So far as imported products are concerned, it is only the person who imports the product in order, in the course of any business of his, to supply to another who is deemed to be a producer. Thus, for example, there is no question that the directive will apply to non-commercial importations of food or gadgets purchased abroad by holidaymakers. This was a fear that troubled the English Law Commission and the Scottish Law Commission. The argument in favour of imposing strict liability on the commercial importer is that his business involves exposing consumers within the Community to the risk of being injured by imported products. Realistically, therefore, consumers will be grateful for being presented with a relatively easy target within the Community rather than having to face the prospect of expensive and uncertain litigation in some foreign jurisdiction outside the Community.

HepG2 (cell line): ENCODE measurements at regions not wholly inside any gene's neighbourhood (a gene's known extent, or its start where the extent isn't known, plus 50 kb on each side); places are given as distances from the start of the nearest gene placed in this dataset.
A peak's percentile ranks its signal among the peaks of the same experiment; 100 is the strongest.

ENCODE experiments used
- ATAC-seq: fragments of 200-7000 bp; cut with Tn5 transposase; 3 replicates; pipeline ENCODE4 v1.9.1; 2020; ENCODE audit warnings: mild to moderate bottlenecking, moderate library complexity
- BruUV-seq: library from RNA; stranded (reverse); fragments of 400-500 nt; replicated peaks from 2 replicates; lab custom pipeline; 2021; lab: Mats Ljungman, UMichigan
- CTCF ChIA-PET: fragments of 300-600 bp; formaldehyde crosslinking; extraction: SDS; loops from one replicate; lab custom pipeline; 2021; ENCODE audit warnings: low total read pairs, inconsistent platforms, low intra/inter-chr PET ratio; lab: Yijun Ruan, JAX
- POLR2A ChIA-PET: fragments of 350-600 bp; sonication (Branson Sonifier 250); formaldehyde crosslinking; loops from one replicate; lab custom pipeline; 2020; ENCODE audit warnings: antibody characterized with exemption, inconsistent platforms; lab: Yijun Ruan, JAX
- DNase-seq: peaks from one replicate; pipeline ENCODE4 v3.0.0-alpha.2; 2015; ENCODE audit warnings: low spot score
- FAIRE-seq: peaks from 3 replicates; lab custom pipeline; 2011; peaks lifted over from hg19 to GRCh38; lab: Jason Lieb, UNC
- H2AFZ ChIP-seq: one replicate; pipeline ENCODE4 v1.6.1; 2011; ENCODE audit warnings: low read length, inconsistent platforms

Where the producer cannot be identified there is much to be said for effectively treating the supplier as the producer, unless he discloses the identity of the actual producer. The English Law Commission and the Scottish Law Commission have observed that it assists the injured person in tracing the anonymous producer in circumstances where assistance is needed; it encourages retailers and other suppliers to keep records from which it may be possible to establish the identity of the supplier or producer of the product in question; and by making it harder for the producer to remain anonymous, it encourages him to reveal his identity by labelling his products where practicable. The third element contained in the statement of principle is that the product must suffer from a defect.